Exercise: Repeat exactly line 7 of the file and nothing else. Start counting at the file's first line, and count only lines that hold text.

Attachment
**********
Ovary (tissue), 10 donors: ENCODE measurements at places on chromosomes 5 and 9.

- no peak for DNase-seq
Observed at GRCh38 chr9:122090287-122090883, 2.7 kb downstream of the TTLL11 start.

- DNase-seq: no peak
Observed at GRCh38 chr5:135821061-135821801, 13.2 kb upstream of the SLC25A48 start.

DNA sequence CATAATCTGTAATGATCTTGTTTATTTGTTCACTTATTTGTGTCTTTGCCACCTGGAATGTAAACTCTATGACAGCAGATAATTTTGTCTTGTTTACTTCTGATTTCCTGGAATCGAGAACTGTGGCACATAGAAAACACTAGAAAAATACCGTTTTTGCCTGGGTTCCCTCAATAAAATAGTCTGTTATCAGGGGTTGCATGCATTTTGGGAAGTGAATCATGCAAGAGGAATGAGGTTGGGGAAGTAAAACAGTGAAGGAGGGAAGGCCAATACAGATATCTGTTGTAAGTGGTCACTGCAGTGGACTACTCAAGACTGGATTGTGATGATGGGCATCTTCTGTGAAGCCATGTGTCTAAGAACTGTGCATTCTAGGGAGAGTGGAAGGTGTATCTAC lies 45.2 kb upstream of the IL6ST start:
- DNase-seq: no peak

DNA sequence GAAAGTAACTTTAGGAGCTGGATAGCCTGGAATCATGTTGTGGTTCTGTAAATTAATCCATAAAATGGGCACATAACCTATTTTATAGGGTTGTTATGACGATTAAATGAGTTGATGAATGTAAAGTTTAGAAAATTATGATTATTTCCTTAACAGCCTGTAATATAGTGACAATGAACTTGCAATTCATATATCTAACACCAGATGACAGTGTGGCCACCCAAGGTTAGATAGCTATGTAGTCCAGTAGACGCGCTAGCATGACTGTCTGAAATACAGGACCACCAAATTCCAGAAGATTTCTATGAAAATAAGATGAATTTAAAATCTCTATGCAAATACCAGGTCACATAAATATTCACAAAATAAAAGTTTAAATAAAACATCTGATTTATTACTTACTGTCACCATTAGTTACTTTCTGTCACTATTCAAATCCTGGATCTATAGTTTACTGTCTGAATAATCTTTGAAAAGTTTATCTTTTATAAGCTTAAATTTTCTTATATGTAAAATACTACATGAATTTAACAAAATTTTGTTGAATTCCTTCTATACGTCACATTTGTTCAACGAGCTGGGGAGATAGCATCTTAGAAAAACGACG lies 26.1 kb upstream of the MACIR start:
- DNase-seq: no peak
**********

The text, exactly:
- DNase-seq: no peak